How can you be active in the world without being caught up in the drama? In this episode, we share the concept of the “Gunas” or qualities of nature that run in your life. Discover how these three levels influence your actions and the intention behind them so that you can create your life outside of the rush and hurry that is so prevalent in the world.
- What are the three qualities of nature?
- How do these states change your experience?
- How can you move from one state to another consciously?
Welcome to Soul Sessions with CreativeMind with Debra Berndt Maldonado and Dr. Rob Maldonado of CreativeMind. Join us each week for inspiring conversation about personal development based on Jungian philosophy, Eastern spirituality, and social neuroscience. Spend each week with us to explore deep topics in a practical way. Let’s begin.
Debra Maldonado 00:29
Hello, welcome to another episode of Soul Sessions with Debra Maldonado and Robert Maldonado, CreativeMind. Before we begin, as we continue our series on the wisdom of the Upanishads, I want to remind you, if you’re listening to our podcasts, please be sure to subscribe on iTunes, or Spotify. If you’re watching us here on video, please subscribe to our YouTube channel, there is a link right in the corner of the video to subscribe, so you do not miss an episode. Wanted to start off with this.
Robert Maldonado 01:03
If you’re wondering what is it that we do, we started to extract the psychological principles from spiritual practices, and incorporate those principles in a coaching model, so that people can use this knowledge to solve their human problems.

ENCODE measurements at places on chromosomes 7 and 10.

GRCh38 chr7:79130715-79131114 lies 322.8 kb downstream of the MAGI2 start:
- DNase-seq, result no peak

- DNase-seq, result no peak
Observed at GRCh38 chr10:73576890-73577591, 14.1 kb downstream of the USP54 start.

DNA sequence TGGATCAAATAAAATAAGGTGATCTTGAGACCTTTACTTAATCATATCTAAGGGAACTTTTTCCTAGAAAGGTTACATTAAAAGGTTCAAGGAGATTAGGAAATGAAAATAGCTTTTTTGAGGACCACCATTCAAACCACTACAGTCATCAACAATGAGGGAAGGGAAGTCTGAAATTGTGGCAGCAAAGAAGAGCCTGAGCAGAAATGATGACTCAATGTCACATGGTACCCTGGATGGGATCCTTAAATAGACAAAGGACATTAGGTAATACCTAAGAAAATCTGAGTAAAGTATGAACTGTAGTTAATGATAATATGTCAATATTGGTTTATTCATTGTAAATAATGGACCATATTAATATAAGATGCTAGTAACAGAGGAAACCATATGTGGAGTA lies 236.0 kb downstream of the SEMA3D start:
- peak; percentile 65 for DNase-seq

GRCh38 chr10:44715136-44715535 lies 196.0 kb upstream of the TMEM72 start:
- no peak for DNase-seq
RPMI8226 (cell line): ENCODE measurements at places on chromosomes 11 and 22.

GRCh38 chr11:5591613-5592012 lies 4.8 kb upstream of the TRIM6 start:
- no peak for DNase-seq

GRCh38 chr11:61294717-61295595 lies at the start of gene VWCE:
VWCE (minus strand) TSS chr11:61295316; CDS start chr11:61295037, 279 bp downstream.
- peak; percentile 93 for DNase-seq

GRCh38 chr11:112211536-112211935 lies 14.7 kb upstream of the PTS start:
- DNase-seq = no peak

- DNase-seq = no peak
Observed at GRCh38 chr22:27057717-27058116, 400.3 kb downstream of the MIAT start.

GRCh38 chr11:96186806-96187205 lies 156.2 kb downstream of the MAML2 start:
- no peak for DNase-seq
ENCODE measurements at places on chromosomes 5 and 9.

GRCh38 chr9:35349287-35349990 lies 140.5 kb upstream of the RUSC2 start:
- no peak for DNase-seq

Debra Maldonado 01:25
The key is the coaching model. We may read higher knowledge, read the Gita, may understand psychological principles, but how do we apply it in a coaching model, which is non-brokenness, potential-based model that can go deep, not just about tips and setting goals, but really go deep into your psyche and have a transformation and higher knowledge. Today, we’re going to talk about the three states of mind that direct and influence your happiness.
Robert Maldonado 01:56
Very powerful stuff directly from the Gita. But of course, it goes back to the Upanishads. The original Upanishads talk about it, I have a right here, next to my heart. The states of mind are called “gunas”, which translates as qualities. We can think of the qualities of the mind, the quality that is possessing the mind at that moment. It’s sattva, rajas, and tamas. Sattva is translated as purity, light, clarity.
Debra Maldonado 02:39